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On WELL’s majority interest in US telehealth company Circle Medical, announced in November of last year, Grizzly said Circle is both “years in time and decades in technology” behind the main telehealth players in the US, that Circle’s own CEO had said the company is not a technology business and that Circle did not benefit as it should have from the COVID-19 tailwind in the telehealth space.

To those allegations, Newman said it is “highly misleading” to interpret Circle’s business vis a vis technology through an outdated (2018) comment made by its CEO and that while Circle Medical’s growth going forward may slow compared to 2020, the overall balance between in-person and virtual medical visits is not expected to return to pre-COVID levels.

“Circle now operates three clinics in San Francisco, California and Texas, opened a new office in Montreal with a growing team of software developers (it plans to grow from the current 10 employees in the Montreal office to 75 over the next three years) and licenses out its technology to the Kind Health clinic in San Diego, California. Of its $10 million in revenue run rate, more than half comes from digital services (versus clinical),” Newman wrote.

As for WELL’s acquisition of cybersecurity business Source 44 in December, 2020, Newman said Grizzly’s claims stemmed from invalid and unrelated reasoning.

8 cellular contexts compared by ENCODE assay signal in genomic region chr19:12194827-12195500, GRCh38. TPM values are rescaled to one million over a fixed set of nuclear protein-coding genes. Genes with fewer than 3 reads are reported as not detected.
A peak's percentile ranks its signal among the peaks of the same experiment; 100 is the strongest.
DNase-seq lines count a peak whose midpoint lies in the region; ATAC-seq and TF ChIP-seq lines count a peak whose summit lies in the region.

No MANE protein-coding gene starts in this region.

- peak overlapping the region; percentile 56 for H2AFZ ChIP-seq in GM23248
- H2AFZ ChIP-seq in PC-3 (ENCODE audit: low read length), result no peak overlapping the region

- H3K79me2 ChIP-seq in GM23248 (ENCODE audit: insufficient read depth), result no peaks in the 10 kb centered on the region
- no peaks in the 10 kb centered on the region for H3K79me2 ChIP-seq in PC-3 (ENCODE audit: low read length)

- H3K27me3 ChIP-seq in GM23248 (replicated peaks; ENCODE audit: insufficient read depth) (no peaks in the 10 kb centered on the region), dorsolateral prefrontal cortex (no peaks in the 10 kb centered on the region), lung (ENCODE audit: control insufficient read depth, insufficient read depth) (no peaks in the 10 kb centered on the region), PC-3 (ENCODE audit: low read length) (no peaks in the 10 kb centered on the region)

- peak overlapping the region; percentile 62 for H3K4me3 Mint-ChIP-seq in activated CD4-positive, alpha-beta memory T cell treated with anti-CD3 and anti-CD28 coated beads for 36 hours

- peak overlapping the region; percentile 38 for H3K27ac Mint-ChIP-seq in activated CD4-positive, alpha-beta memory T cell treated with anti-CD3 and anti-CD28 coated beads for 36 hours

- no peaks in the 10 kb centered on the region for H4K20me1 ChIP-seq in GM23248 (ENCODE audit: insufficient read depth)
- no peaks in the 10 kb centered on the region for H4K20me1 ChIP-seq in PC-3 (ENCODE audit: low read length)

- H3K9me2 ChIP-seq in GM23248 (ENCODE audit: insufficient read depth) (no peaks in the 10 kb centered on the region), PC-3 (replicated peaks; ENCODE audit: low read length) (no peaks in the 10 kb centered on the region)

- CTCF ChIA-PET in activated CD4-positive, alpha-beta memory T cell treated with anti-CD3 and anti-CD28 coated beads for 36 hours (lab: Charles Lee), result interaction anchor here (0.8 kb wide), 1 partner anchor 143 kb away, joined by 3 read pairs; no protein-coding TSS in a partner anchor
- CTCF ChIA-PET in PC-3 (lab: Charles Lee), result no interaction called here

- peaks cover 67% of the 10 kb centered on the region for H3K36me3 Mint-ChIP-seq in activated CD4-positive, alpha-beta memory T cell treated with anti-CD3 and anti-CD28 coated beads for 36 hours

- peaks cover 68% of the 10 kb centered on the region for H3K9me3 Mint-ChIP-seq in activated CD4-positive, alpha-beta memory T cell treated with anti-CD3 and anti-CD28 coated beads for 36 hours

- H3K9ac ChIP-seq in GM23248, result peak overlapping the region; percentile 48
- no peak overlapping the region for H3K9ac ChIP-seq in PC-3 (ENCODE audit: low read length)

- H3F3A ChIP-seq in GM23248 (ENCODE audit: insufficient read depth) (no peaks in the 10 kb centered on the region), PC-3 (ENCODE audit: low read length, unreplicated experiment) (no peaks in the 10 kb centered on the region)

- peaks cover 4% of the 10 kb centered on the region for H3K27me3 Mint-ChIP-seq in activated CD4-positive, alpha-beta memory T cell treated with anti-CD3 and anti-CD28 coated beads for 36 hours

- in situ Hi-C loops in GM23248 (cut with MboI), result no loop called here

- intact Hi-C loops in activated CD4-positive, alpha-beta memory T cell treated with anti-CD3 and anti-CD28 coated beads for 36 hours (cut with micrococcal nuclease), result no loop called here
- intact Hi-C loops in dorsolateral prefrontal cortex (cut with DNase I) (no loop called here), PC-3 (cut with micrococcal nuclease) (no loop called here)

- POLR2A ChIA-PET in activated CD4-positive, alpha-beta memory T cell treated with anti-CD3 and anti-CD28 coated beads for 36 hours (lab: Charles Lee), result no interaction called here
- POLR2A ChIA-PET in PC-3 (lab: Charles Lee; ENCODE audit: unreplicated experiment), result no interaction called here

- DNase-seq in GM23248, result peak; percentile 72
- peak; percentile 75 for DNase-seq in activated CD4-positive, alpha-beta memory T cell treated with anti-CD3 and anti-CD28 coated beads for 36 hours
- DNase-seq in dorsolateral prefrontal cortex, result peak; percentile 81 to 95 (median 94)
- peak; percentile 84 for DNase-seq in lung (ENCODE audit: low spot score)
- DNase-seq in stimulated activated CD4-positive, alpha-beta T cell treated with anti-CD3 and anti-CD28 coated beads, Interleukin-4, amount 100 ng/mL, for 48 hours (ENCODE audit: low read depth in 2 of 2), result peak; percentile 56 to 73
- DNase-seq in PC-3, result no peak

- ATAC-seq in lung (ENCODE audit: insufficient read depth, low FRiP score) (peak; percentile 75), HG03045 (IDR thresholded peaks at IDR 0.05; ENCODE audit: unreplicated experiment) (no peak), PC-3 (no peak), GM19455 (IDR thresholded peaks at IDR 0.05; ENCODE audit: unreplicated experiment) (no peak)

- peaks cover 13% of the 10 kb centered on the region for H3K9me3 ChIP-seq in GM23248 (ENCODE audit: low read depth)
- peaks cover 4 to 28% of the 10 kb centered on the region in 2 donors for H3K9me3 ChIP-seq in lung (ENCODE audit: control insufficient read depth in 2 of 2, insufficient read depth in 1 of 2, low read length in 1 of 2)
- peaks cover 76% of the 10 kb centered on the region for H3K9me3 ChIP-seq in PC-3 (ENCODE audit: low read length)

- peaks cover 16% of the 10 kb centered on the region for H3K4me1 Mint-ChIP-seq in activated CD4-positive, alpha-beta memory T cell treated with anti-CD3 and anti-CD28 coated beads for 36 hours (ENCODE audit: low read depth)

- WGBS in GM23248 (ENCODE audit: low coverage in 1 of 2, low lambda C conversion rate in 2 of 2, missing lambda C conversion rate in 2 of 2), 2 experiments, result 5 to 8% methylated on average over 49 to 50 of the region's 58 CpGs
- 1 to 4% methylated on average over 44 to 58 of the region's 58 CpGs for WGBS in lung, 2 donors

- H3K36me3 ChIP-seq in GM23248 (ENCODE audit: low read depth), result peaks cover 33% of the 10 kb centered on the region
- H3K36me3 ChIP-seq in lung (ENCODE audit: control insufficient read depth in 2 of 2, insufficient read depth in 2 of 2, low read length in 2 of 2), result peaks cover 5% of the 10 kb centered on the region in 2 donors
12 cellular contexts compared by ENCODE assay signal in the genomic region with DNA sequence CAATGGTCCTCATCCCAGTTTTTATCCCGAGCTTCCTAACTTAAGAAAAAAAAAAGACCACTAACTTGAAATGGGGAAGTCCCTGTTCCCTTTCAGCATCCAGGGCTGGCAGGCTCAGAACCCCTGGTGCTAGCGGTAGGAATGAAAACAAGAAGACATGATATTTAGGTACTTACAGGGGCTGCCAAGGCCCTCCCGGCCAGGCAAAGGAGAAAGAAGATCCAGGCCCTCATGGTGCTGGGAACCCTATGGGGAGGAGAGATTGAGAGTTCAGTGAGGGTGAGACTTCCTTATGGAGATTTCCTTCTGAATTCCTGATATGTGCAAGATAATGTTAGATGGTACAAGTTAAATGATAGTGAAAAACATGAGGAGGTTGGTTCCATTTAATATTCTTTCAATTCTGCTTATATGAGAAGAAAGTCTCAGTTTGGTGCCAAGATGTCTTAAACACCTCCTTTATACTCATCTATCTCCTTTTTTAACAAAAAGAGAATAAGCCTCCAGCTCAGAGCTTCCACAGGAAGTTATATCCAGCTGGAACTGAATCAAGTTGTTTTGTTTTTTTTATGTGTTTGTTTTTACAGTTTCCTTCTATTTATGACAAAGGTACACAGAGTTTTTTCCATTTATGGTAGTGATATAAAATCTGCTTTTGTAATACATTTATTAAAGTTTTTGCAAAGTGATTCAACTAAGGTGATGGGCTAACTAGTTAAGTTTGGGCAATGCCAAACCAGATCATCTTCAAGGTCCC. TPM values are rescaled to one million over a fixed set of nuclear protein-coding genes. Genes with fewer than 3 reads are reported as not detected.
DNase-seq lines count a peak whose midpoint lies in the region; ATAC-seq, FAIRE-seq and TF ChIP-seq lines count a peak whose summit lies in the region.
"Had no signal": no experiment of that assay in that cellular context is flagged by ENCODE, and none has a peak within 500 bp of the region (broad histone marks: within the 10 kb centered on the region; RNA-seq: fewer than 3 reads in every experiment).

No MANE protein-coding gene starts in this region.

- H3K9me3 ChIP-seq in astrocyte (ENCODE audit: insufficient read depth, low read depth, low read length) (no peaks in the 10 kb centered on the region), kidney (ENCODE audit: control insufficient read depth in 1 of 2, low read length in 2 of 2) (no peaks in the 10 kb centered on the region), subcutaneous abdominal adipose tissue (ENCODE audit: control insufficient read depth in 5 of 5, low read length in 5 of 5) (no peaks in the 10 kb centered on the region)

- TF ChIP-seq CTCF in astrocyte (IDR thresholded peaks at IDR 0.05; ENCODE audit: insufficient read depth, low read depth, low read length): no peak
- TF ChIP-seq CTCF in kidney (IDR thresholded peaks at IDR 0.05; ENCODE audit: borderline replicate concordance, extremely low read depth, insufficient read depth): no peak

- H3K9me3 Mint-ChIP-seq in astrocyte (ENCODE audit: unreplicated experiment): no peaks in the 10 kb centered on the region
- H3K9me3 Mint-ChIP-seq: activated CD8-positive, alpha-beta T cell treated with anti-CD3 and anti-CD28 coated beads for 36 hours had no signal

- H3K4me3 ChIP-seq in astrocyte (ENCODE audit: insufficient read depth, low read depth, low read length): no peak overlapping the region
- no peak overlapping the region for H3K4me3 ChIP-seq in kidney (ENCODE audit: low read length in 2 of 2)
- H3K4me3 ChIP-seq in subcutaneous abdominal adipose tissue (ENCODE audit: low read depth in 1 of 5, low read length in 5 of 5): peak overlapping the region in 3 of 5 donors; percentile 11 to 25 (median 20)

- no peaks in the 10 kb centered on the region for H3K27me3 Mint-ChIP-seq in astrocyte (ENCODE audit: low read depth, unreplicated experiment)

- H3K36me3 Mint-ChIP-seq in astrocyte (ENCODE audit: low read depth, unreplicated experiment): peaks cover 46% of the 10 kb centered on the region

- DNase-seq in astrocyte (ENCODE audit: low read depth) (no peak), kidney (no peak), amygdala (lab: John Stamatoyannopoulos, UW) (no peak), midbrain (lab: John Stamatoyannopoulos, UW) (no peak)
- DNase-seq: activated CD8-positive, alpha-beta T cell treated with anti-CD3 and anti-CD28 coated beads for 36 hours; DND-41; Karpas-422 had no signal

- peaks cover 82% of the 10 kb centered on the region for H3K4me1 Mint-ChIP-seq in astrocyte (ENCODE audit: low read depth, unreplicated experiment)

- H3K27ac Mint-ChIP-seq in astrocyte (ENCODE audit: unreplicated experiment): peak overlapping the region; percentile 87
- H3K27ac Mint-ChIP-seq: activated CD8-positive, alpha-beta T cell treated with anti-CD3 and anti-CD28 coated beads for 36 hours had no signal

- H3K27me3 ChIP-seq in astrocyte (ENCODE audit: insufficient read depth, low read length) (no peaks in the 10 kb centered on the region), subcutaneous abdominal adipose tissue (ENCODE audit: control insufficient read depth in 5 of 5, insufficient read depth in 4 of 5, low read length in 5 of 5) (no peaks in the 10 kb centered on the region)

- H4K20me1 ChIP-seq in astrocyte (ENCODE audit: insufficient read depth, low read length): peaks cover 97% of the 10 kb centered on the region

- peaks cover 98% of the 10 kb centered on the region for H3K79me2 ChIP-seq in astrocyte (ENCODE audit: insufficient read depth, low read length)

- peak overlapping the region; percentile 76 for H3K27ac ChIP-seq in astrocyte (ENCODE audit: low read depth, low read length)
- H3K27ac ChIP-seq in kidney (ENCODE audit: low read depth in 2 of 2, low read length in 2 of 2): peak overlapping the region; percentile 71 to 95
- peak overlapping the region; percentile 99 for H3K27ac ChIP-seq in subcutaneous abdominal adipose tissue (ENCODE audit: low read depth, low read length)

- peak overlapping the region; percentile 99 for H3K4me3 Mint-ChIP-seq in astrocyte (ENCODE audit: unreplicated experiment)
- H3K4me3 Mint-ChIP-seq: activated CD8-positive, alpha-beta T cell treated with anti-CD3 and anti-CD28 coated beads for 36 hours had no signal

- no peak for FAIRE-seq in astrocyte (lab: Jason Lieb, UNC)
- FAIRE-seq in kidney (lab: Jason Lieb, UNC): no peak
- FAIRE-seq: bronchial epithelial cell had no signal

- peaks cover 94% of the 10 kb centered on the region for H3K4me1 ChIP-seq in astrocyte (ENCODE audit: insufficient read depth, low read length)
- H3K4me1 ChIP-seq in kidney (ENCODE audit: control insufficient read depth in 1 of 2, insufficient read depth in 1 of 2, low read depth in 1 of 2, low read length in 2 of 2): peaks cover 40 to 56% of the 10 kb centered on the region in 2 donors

On WELL’s purchase of Insig Corp and its virtual clinics under Tia Health, Grizzly’s report questioned the breadth of Tia’s business, both currently and potentially. By way of response, Newman said Tia’s network involves over 400 doctors, not the 150 the report had claimed and that as opposed to being “a startup with no total addressable market,” as the report said, Newman quoted PwC and Global Market Insights which estimate the current digital healthcare market in Canada at about $5 billion and the global market at about US$106 billion.

“We believe the estimate for Canada is conservative, with market participants we spoke to citing a market size of >$6 billion, which we consider to be the TAM for Tia Health. The company is also far from a start-up. Insig is among the top five telehealth providers in Canada, supporting >2,800 healthcare practitioners and >500,000 patients since its inception,” Newman wrote.

Finally, the Grizzly report questioned the value of WELL’s technology, saying that its OSCAR EMR (electronic medical records) business relies on open-source software. On this, Newman said the report again missed the point.


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“With the acquisition of OpenHealth and the customer migration from ClearMedica, WELL has effectively acquired all approved OSCAR EMR vendors in Canada, holding a ~14–15 per cent market share of the Canadian EMR market (trailing only TELUS Health and Loblaw’s QHR),” Newman wrote. “It has started to acquire non-OSCAR EMR providers such as Intrahealth, broadening its addressable market.”

Disclosure: Jayson MacLean and Nick Waddell own shares in WELL Health Technologies and WELL is an annual sponsor of Cantech Letter.

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About The Author /

Cantech Letter founder and editor Nick Waddell has lived in five Canadian provinces and is proud of his country's often overlooked contributions to the world of science and technology. Waddell takes a regular shift on the Canadian media circuit, making appearances on CTV, CBC and BNN, and contributing to publications such as Canadian Business and Business Insider.